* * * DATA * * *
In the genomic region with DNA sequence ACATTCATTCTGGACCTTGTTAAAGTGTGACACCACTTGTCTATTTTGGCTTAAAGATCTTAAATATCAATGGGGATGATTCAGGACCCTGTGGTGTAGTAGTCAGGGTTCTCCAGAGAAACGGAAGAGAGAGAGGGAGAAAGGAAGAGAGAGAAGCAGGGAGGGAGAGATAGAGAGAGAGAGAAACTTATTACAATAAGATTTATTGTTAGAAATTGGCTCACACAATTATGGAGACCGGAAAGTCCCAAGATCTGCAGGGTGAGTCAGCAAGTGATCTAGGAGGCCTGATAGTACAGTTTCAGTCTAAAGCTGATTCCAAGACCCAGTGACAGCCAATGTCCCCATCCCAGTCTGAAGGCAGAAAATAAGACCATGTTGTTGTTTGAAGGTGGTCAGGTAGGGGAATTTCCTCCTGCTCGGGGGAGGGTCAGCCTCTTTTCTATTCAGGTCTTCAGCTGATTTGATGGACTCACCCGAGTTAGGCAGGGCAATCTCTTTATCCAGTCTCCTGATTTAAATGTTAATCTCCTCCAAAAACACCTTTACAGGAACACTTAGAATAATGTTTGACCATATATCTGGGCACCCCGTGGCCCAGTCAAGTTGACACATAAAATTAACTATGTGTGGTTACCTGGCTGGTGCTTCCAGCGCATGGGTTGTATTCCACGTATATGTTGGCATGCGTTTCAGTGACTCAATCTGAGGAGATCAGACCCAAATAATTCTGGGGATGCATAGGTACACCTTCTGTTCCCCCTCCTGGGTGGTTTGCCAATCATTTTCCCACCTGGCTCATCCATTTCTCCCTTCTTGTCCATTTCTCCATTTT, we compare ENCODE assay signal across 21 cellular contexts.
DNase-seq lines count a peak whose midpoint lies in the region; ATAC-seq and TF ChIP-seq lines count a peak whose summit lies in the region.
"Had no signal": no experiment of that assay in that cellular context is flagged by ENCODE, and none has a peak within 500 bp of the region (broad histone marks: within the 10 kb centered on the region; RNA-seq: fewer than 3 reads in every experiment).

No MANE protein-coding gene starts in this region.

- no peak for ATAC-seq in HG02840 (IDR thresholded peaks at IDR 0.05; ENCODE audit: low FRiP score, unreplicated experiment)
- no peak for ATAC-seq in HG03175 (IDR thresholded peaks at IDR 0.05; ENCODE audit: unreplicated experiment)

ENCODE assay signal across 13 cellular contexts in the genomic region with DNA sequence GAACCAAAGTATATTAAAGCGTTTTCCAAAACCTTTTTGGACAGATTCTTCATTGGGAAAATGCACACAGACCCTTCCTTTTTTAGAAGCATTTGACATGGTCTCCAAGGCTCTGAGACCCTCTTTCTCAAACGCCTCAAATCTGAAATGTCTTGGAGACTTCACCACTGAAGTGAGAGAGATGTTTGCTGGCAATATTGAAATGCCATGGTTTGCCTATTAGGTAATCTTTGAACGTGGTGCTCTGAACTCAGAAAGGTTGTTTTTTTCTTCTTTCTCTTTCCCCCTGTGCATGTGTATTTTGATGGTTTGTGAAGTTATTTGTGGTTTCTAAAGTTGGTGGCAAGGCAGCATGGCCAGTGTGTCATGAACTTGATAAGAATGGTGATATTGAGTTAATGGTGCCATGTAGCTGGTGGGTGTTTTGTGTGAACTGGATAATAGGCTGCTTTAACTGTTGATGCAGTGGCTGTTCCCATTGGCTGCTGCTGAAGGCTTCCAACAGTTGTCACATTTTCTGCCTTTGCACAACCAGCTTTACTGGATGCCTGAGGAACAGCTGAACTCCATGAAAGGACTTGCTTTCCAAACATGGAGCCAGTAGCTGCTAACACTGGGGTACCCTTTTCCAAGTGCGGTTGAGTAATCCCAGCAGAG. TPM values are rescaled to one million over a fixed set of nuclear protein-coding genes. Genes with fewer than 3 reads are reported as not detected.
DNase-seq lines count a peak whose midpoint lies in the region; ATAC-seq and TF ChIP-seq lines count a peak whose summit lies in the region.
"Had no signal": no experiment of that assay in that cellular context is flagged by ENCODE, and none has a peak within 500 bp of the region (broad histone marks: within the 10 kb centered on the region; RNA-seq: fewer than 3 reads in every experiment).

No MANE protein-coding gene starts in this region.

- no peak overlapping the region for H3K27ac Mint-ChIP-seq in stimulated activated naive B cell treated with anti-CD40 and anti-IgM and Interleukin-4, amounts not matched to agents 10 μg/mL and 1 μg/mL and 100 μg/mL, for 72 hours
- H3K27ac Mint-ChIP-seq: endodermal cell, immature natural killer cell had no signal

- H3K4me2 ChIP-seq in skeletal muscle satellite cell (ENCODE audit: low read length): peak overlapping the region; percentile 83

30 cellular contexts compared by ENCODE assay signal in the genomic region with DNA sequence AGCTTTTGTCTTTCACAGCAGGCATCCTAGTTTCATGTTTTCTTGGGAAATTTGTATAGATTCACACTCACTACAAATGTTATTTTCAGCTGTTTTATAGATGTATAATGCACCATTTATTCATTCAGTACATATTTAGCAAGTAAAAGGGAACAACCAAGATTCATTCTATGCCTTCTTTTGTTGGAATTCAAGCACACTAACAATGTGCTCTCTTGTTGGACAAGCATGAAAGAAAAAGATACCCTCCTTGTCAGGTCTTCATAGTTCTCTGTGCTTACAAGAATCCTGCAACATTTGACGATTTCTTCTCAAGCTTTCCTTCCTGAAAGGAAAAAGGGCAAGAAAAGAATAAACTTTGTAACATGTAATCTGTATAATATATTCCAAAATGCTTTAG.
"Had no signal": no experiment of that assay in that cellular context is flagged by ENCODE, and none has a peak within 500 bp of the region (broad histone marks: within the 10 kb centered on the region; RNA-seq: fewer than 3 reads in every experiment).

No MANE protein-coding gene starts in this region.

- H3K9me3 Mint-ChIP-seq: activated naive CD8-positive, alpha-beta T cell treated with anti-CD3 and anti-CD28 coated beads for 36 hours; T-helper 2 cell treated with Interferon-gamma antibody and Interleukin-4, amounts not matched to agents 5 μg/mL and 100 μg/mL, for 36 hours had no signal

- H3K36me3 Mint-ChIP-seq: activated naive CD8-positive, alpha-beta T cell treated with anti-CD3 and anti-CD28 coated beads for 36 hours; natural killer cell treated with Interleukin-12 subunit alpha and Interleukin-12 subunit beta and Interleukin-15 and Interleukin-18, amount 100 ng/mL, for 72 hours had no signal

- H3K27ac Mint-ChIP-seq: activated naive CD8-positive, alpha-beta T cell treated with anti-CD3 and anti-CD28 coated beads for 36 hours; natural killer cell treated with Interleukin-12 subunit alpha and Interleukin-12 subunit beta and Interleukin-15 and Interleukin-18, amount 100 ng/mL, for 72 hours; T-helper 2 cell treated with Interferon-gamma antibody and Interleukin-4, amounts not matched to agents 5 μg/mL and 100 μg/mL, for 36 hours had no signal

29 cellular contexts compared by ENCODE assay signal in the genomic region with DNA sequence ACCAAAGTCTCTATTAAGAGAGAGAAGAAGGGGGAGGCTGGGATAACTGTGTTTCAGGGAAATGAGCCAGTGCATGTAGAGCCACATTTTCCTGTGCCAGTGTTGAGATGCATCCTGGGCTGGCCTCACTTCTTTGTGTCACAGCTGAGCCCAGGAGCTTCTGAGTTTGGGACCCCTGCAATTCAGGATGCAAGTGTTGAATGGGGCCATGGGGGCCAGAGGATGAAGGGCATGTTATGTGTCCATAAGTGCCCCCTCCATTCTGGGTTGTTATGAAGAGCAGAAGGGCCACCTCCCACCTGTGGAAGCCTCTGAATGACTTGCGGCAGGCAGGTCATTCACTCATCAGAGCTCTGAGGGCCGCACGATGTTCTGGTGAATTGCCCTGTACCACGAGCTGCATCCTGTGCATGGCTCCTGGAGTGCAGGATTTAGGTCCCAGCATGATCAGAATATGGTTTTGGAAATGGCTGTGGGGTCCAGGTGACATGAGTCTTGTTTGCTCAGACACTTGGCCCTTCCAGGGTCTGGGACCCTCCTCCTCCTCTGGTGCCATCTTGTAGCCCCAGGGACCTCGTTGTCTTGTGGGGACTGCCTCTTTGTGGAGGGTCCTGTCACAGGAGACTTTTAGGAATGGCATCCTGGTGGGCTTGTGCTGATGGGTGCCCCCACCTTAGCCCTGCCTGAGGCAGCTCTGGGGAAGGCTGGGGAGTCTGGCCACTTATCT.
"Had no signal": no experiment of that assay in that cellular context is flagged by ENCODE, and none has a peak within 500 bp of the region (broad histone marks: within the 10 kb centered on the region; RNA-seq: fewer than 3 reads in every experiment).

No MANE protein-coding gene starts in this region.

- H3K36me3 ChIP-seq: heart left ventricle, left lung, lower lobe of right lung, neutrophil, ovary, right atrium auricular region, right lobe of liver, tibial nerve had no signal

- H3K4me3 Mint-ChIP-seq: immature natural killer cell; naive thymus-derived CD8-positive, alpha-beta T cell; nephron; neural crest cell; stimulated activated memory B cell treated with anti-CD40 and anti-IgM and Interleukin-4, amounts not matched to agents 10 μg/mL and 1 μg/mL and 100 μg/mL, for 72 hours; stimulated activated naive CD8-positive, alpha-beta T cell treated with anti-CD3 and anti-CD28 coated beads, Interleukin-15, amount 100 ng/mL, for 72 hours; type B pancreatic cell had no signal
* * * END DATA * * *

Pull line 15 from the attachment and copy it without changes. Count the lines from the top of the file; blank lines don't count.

"Had no signal": no experiment of that assay in that cellular context is flagged by ENCODE, and none has a peak within 500 bp of the region (broad histone marks: within the 10 kb centered on the region; RNA-seq: fewer than 3 reads in every experiment).